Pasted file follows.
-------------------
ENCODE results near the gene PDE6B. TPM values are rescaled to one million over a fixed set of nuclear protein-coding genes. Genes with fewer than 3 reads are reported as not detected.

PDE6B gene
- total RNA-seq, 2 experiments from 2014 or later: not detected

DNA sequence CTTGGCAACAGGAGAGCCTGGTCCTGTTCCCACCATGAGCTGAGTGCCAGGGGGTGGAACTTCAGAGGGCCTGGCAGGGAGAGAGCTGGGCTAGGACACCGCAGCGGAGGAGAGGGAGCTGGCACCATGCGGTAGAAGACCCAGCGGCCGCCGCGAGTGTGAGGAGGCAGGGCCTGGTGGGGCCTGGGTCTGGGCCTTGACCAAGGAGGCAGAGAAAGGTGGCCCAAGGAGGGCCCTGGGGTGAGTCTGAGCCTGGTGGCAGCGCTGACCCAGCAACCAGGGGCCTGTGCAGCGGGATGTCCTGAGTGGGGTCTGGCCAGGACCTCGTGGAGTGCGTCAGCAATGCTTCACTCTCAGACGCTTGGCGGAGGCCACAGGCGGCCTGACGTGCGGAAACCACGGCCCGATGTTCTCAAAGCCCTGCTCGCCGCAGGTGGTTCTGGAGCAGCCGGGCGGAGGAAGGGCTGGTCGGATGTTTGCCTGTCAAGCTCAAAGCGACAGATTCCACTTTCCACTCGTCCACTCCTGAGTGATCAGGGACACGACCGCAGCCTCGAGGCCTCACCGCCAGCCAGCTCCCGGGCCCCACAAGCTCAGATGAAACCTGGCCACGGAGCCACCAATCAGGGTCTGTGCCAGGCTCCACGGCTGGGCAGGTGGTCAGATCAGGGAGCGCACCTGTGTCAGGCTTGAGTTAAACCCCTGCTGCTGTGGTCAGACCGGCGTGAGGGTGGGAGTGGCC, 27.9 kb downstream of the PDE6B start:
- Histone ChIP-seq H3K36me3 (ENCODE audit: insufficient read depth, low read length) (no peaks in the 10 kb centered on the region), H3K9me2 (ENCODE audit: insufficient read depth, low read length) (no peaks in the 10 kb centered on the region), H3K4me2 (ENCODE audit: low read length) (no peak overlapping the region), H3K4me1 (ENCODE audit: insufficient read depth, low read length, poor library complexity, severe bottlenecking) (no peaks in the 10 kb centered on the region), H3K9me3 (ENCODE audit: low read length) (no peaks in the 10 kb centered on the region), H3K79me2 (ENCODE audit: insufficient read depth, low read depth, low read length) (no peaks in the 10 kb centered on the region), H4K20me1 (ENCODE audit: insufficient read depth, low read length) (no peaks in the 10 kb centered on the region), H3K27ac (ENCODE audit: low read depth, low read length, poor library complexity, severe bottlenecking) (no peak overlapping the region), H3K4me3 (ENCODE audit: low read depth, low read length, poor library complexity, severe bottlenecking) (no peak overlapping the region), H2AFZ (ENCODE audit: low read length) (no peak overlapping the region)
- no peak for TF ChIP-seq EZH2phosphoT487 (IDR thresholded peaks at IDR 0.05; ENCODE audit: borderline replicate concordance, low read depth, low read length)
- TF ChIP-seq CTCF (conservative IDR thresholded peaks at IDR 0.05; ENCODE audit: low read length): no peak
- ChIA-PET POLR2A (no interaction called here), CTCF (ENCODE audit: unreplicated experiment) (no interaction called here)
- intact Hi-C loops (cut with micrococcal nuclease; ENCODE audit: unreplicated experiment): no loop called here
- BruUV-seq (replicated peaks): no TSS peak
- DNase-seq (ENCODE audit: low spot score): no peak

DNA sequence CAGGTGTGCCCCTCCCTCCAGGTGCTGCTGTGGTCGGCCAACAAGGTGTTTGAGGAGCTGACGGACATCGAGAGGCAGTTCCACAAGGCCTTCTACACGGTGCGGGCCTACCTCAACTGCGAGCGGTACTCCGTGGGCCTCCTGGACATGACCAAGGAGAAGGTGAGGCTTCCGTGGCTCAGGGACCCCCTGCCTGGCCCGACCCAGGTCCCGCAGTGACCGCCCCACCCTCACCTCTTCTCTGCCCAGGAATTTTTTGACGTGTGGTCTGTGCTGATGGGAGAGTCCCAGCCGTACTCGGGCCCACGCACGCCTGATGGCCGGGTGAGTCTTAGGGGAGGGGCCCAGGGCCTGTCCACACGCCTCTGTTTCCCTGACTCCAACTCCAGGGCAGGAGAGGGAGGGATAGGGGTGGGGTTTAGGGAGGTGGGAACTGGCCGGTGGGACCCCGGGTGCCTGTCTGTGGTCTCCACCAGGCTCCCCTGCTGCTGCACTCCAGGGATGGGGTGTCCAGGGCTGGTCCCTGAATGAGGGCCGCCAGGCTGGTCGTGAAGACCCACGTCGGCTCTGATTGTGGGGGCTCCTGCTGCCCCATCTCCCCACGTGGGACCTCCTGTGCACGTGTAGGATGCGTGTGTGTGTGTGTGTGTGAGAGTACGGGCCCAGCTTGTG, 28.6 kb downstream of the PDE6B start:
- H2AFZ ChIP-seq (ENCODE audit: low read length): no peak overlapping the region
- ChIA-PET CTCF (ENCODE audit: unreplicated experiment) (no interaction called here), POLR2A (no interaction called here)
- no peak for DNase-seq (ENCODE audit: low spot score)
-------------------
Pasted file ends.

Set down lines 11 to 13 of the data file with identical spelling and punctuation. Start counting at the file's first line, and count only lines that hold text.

- DNase-seq (ENCODE audit: low spot score): no peak

DNA sequence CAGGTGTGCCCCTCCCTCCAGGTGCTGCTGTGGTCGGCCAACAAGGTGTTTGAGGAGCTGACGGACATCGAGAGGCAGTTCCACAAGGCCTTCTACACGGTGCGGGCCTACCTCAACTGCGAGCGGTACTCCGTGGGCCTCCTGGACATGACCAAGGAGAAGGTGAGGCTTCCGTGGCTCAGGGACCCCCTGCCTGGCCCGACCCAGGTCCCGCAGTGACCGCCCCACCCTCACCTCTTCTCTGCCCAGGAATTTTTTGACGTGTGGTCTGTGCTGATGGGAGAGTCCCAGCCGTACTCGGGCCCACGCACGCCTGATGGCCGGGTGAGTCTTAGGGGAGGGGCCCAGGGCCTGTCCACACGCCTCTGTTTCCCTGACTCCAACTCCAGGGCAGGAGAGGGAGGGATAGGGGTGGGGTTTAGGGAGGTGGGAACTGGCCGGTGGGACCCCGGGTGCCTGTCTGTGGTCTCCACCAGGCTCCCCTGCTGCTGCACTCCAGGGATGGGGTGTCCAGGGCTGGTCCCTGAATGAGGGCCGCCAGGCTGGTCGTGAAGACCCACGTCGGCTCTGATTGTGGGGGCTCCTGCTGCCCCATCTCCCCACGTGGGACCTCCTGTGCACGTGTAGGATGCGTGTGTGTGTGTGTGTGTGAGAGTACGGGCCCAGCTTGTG, 28.6 kb downstream of the PDE6B start:
- H2AFZ ChIP-seq (ENCODE audit: low read length): no peak overlapping the region